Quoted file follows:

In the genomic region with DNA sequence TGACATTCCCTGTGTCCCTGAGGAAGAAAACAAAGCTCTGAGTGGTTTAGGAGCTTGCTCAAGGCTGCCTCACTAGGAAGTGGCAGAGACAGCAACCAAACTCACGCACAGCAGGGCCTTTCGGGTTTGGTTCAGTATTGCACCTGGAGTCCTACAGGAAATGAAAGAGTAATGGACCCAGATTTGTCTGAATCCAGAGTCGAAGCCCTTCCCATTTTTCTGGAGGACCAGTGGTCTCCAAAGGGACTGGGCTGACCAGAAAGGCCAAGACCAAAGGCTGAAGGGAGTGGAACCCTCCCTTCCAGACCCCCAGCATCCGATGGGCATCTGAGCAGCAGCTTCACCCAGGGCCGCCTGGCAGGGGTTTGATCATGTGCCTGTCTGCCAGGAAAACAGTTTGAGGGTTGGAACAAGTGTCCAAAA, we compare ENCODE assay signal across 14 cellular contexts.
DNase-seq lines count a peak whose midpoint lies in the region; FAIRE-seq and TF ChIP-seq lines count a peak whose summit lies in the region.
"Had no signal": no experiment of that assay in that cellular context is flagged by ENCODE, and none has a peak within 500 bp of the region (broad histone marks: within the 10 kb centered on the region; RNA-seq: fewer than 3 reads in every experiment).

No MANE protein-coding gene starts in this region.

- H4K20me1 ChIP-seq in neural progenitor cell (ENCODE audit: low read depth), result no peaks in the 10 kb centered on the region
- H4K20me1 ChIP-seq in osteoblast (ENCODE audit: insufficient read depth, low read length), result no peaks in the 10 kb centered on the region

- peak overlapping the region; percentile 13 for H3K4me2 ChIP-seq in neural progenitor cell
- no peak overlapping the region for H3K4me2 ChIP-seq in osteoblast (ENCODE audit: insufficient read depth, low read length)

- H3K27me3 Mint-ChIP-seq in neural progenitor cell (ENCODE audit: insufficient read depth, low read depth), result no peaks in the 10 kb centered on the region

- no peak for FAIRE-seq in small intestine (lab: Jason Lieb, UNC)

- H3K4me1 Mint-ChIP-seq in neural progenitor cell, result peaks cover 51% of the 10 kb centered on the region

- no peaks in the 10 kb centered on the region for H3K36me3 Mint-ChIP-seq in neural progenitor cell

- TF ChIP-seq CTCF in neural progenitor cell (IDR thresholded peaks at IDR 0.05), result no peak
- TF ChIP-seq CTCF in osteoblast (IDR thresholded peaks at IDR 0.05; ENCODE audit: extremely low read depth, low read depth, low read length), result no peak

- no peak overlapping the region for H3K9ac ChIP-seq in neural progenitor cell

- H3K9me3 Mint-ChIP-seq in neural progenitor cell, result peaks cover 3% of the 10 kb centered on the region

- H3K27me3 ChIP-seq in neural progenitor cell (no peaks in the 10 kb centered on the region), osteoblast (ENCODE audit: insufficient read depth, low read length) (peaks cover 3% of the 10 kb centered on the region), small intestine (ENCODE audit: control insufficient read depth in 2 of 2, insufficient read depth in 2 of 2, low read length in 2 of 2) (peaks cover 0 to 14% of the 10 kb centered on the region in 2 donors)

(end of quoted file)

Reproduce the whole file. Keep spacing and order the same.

In the genomic region with DNA sequence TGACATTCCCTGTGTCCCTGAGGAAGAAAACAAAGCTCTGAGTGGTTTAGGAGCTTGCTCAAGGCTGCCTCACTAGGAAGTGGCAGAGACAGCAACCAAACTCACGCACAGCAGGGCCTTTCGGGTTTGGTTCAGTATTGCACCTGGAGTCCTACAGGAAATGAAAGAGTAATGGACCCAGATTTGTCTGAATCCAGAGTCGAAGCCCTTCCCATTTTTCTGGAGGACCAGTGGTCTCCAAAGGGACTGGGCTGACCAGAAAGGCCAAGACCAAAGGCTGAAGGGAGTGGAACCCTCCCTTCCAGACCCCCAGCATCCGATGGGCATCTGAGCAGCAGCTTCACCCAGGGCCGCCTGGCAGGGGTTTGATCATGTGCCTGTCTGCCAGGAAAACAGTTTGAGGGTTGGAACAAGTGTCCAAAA, we compare ENCODE assay signal across 14 cellular contexts.
DNase-seq lines count a peak whose midpoint lies in the region; FAIRE-seq and TF ChIP-seq lines count a peak whose summit lies in the region.
"Had no signal": no experiment of that assay in that cellular context is flagged by ENCODE, and none has a peak within 500 bp of the region (broad histone marks: within the 10 kb centered on the region; RNA-seq: fewer than 3 reads in every experiment).

No MANE protein-coding gene starts in this region.

- H4K20me1 ChIP-seq in neural progenitor cell (ENCODE audit: low read depth), result no peaks in the 10 kb centered on the region
- H4K20me1 ChIP-seq in osteoblast (ENCODE audit: insufficient read depth, low read length), result no peaks in the 10 kb centered on the region

- peak overlapping the region; percentile 13 for H3K4me2 ChIP-seq in neural progenitor cell
- no peak overlapping the region for H3K4me2 ChIP-seq in osteoblast (ENCODE audit: insufficient read depth, low read length)

- H3K27me3 Mint-ChIP-seq in neural progenitor cell (ENCODE audit: insufficient read depth, low read depth), result no peaks in the 10 kb centered on the region

- no peak for FAIRE-seq in small intestine (lab: Jason Lieb, UNC)

- H3K4me1 Mint-ChIP-seq in neural progenitor cell, result peaks cover 51% of the 10 kb centered on the region

- no peaks in the 10 kb centered on the region for H3K36me3 Mint-ChIP-seq in neural progenitor cell

- TF ChIP-seq CTCF in neural progenitor cell (IDR thresholded peaks at IDR 0.05), result no peak
- TF ChIP-seq CTCF in osteoblast (IDR thresholded peaks at IDR 0.05; ENCODE audit: extremely low read depth, low read depth, low read length), result no peak

- no peak overlapping the region for H3K9ac ChIP-seq in neural progenitor cell

- H3K9me3 Mint-ChIP-seq in neural progenitor cell, result peaks cover 3% of the 10 kb centered on the region

- H3K27me3 ChIP-seq in neural progenitor cell (no peaks in the 10 kb centered on the region), osteoblast (ENCODE audit: insufficient read depth, low read length) (peaks cover 3% of the 10 kb centered on the region), small intestine (ENCODE audit: control insufficient read depth in 2 of 2, insufficient read depth in 2 of 2, low read length in 2 of 2) (peaks cover 0 to 14% of the 10 kb centered on the region in 2 donors)